Giro d'Italia Giro d'Italia 2022 route rumors

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we don't even know where it goes, how can it be confirmed?
Whoops.

Anyway judging by the final mountain stage design of the last 6 years I imagine it's gonna be a big one that's not just all about the MTF.

I suppose if you want to go to Tre Cime that Giau + other stuff is hard enough that it's not all about Tre Cime.
 
Whoops.

Anyway judging by the final mountain stage design of the last 6 years I imagine it's gonna be a big one that's not just all about the MTF.

I suppose if you want to go to Tre Cime that Giau + other stuff is hard enough that it's not all about Tre Cime.
If they do anything in that area, it would be interesting to see Falzarego as a MTF after Giau (and 3-4 climbs before that). The last climb would be something like 10 km, 5,5 % after Giau. Could have been a very interesting stage.
 
Oct 8, 2020
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I might see some variation happening with Mont Cenis, Finestre, Sestriere and then Montegenevre for a finish in Briancon so you have a start and finish in France.

Although maybe if you have such a start and finish combo it's too irresistable to just have a vanilla Galibier stage again.
Most obvious stage for Briançon with Finestre, considering that Briançon has to pay quite a bit of money, would be a stage starting and finishing in Briançon with this route: Briançon, Col Echelle, Bardonecchia, Susa, Finestre, Sestriere, Cesana, Monginevro, Briançon (finish line at the top of the steep road that leads to the old city). About 150 km and 4300 m of elevation gain, sounds reasonable given the fact that the Tour is moving toward progressively shorter mountain stages.

Talking about the Giro, my dream stage is: Saluzzo - Colle dell'Agnello - Col d'Izoard - Montgenevre - Susa - Finestre - Sestriere (finish). 226 km, I guess at least 6200/6300 m of elevation gain.
 
Most obvious stage for Briançon with Finestre, considering that Briançon has to pay quite a bit of money, would be a stage starting and finishing in Briançon with this route: Briançon, Col Echelle, Bardonecchia, Susa, Finestre, Sestriere, Cesana, Monginevro, Briançon (finish line at the top of the steep road that leads to the old city). About 150 km and 4300 m of elevation gain, sounds reasonable given the fact that the Tour is moving toward progressively shorter mountain stages.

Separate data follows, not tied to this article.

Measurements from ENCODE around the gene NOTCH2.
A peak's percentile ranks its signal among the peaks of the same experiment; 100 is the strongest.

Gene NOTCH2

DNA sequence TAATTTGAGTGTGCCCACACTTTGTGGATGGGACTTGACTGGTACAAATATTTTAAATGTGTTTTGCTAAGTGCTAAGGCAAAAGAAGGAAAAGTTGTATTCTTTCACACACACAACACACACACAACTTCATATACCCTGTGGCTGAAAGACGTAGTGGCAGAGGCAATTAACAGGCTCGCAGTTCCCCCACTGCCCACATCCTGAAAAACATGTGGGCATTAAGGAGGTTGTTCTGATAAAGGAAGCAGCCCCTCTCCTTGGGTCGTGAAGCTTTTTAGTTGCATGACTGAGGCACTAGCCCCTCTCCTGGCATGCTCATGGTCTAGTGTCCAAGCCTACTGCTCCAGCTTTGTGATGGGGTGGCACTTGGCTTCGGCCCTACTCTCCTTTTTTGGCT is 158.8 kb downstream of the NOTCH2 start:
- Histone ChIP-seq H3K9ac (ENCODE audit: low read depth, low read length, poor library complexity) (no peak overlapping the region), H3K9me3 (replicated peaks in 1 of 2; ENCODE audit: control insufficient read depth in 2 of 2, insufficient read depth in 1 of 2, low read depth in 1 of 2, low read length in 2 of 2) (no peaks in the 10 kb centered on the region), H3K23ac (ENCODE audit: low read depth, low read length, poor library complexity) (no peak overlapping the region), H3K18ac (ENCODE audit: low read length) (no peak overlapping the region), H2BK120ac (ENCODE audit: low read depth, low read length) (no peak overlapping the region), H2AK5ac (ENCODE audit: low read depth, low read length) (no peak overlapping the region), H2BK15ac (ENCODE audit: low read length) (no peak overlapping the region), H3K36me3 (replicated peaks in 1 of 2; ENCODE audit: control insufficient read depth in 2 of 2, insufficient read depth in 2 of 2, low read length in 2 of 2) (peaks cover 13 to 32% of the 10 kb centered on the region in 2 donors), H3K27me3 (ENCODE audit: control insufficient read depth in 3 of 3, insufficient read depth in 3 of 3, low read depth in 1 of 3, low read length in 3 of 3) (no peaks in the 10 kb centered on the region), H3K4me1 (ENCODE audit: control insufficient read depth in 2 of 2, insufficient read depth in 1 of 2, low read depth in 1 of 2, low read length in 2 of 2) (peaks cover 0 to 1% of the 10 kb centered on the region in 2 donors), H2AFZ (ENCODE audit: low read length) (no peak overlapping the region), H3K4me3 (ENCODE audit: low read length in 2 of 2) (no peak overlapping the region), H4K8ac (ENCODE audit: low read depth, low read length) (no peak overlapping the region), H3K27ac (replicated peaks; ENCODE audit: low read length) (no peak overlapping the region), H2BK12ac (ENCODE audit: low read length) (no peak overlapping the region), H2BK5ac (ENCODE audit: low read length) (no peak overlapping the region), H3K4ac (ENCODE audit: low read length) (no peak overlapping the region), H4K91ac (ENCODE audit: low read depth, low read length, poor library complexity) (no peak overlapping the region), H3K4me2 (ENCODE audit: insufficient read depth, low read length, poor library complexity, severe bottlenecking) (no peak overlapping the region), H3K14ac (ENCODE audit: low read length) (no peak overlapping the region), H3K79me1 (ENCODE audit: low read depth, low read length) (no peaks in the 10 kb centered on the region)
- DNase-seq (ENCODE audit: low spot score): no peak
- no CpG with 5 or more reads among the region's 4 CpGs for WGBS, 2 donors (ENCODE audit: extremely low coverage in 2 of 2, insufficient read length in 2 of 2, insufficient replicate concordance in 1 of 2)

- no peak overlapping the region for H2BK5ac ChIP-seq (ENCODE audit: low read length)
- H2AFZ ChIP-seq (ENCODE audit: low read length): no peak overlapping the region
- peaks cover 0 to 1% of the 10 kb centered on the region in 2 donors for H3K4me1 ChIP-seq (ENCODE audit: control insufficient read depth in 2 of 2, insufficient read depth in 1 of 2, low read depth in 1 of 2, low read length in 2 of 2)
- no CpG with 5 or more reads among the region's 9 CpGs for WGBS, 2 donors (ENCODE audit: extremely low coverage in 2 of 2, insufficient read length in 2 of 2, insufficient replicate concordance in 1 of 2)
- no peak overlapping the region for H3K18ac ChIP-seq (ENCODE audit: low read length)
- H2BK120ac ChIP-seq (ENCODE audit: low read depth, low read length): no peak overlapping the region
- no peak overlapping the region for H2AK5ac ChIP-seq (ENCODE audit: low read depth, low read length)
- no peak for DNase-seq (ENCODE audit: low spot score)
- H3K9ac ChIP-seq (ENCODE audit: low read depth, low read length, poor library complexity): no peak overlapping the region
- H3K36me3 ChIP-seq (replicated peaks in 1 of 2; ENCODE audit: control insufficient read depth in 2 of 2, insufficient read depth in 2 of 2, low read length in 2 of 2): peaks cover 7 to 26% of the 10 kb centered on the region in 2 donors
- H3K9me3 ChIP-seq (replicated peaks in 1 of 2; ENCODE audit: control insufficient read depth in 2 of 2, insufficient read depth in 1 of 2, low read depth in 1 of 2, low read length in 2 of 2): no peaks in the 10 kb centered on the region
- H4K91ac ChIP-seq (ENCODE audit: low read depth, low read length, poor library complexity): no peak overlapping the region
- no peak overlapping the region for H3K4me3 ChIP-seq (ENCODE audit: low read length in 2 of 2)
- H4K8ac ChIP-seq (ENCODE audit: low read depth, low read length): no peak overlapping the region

Talking about the Giro, my dream stage is: Saluzzo - Colle dell'Agnello - Col d'Izoard - Montgenevre - Susa - Finestre - Sestriere (finish). 226 km, I guess at least 6200/6300 m of elevation gain.
With a monster like Finestre you don't need a whole lot before it and I'd think it largely wasts Agnello and Izoard. Action would likely be left to Finestre, as with just about any Finestre/Sestriere stage. I think what you do after Finestre is much more interesting than what you do before it.

I'd prefer a 6000m gain stage in like the Dolomites where one single climb can dominate the others far less.
 
I'd prefer a 6000m gain stage in like the Dolomites where one single climb can dominate the others far less.
Partially agree. But a couple of times every decade, it would be interesting with a stage with Gardaneccia difficulty. And that stage would be of epic difficulty. Another option would be Bolzano - Aprica via Mendola, Tonale, Gavia and Mortirolo. Around 220 km and over 5000 height meters.

Dolomites is awesome, but a massive mountain stage there (at least in the central part of the Dolomites) should contain at least one of Giau or Fedaia (or both). The rest of the climbs are IMO too easy/not steep enough to create some real carnage. Rolle, San Pellegrino, Falzarego, Staulanza, and the climbs on Sella Ronda are typicall 6-7 % climbs. If they are use only this type of climbs and for instance ends with at downhill finish to Selva Gardena/Badia/Cortina, it would proably be soft-pedaling most of the stage before some minor attacks on the last climb and only small time gaps.